I LOVE the aroma of basil.  Right this moment I have a vase of basil fresh picked from my herb garden on my kitchen table.  Brushing against it as I set the table for dinner and again when I clear the table it just makes me smile.  Often I find myself just standing there in the middle of the kitchen inhaling deeply just for the sheer pleasure of it.

When I'm working in the garden I bury my face in a basil plant to take a break from the heat, the sun, the back breaking work of tending large gardens.  I plant basil not only in the herb garden, but in the vegetable garden along side tomatoes.  Tomatoes love basil, too.

It is no accident that I have this response to basil.  Part of it's therapeutic value is it's ability to clear the mind and calm anxiety.  Is it any wonder it makes me smile when it's constituents are known to release nervous tension, reduce mental fatigue and lift the spirits.

But, what if you don't grow basil?  Or you don't have a mom who grows basil? What if it's winter?

The answer lies in tiny fluid droplets: essential oil.

Basil essential oil is the ESSENCE of the basil plant; it's the very life blood of the plant.  The essential oil can been used in cooking--just add a couple drops and enjoy the fresh taste and health benefits of garden grown basil.  It's great in salad dressings to splash on tomatoes--it makes them happy and you, too!

Some of basil's actions are antidepressant, antiseptic, carminative, febrifuge and expectorant.  In other words it lifts the spirit, kills germs, soothes tummy pains, calms a fever and gets the phlegm out.
Basil actively works to inhibit the identical enzymes that anti-inflammatory drugs like Ibuprofen and Tylenol do.  It's antibacterial action protects against pathogens, even those that are resistant to antibiotics.  That's a lot of ACTION for a drop of oil or a few leaves.

Basil essential oil can be diffused, applied topically or taken internally. (NOTE: not all essential oils can be taken internally.  YOUNG LIVING is my oil of choice for a basketful of reasons and can safely by used as a dietary supplement.)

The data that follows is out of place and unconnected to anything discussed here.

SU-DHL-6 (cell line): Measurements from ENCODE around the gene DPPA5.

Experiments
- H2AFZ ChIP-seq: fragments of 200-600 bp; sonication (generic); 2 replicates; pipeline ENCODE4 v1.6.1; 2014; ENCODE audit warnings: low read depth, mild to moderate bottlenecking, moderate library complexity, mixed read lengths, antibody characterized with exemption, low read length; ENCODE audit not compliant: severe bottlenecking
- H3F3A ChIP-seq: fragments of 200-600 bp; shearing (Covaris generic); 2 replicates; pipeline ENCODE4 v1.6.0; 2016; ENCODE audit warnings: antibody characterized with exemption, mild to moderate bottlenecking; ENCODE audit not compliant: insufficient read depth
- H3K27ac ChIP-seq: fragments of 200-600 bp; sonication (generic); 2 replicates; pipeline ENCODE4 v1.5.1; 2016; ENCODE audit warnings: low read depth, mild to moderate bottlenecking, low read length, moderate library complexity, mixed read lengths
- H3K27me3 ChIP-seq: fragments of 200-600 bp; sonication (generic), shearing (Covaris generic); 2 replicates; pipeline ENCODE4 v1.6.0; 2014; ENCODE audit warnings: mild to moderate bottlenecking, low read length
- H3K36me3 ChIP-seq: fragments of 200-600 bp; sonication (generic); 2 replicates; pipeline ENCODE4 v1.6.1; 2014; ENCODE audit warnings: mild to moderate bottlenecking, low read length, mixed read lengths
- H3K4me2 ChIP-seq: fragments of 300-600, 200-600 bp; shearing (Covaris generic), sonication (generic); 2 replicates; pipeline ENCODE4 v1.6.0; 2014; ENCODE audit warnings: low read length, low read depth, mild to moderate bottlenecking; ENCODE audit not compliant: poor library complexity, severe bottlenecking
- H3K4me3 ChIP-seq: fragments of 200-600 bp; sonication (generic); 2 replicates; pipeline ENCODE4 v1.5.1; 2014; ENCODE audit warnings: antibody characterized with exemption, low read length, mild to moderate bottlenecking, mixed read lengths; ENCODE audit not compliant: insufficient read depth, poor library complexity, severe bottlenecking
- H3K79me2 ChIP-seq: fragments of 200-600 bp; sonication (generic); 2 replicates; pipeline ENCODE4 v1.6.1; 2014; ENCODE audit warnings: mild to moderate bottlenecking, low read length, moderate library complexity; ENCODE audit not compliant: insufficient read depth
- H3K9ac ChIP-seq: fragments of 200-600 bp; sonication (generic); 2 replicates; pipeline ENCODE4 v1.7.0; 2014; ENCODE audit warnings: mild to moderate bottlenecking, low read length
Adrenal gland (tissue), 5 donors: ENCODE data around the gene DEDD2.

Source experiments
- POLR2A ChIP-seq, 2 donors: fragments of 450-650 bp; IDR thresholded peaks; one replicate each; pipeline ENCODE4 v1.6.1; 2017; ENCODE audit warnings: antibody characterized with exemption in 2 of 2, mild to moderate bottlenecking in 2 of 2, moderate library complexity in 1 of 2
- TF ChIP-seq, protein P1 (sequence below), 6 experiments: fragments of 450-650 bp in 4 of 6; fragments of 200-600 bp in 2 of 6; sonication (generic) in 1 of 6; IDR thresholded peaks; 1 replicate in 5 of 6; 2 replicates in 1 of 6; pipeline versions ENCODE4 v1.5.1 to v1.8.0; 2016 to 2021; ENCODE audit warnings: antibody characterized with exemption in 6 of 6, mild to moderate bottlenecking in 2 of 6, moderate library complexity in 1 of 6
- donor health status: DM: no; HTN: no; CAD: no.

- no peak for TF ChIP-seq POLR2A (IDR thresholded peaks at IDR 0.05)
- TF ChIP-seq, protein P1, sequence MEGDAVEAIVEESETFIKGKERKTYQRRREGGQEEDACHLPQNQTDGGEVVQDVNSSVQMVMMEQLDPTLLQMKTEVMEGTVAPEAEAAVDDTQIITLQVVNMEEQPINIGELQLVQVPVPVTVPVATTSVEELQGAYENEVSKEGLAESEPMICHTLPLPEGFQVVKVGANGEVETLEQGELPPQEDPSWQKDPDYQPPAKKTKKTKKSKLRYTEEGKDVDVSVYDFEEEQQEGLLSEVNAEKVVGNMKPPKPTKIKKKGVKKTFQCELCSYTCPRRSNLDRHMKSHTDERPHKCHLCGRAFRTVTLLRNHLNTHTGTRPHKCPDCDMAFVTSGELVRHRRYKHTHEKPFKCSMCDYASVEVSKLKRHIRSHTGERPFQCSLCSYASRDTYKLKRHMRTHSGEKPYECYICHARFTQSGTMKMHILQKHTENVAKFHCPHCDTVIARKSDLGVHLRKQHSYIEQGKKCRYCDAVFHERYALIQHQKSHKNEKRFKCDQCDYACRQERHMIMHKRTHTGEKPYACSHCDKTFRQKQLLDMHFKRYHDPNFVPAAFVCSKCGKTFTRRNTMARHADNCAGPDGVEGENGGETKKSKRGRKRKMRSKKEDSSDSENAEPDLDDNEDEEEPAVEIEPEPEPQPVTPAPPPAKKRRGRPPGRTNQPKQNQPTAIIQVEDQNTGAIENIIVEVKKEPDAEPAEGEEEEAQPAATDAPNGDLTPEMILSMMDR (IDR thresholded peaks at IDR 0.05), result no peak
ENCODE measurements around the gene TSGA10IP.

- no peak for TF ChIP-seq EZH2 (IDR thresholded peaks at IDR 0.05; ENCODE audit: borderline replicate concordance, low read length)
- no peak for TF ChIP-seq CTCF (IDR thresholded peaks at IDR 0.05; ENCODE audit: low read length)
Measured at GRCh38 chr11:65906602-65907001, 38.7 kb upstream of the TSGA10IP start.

To use the plant, infuse in hot water to make a kind of "tea" or infuse in a carrier oil to make massage oil or salves, or chop the leaves to retrieve the "juice".  To use the essential oil simply put drops in the water or the carrier oil.

Here are a few ideas:
  • Diffuse basil into the air by using an essential oil diffuser or put a handful of fresh leaves into boiling water and simmer.  This is good for any respiratory problem like bronchitis, coughs or sinusitis.
  • For the digestive system: dyspepsia, flatulence or nausea.  Dilute a drop or two of basil essential oil in a Tablespoon of carrier oil (Young Living V6 or coconut oil or olive oil) and massage into tummy and abdomen. 
  • Apply essential oil to tip of nose, on temples and on location of stings and bites.   Or, rub leaf directly on bite.
  • For mental fatigue, inhale first, and then apply to crown of head, forehead, heart and navel.
  • Essential oil may be added to food or rice milk as a dietary supplement.
  • For muscular and joint aches and pains, gout or arthritis apply dilution of couple drops basil essential oil in carrier oil.  Or, infuse leaves in carrier oil for 2 weeks, strain and use oil.
  • Dilution recommended for both topical and internal use. Dilute before using on sensitive areas such as the face, neck, genital area, etc. Keep out of reach of children. Avoid using on infants and very small children.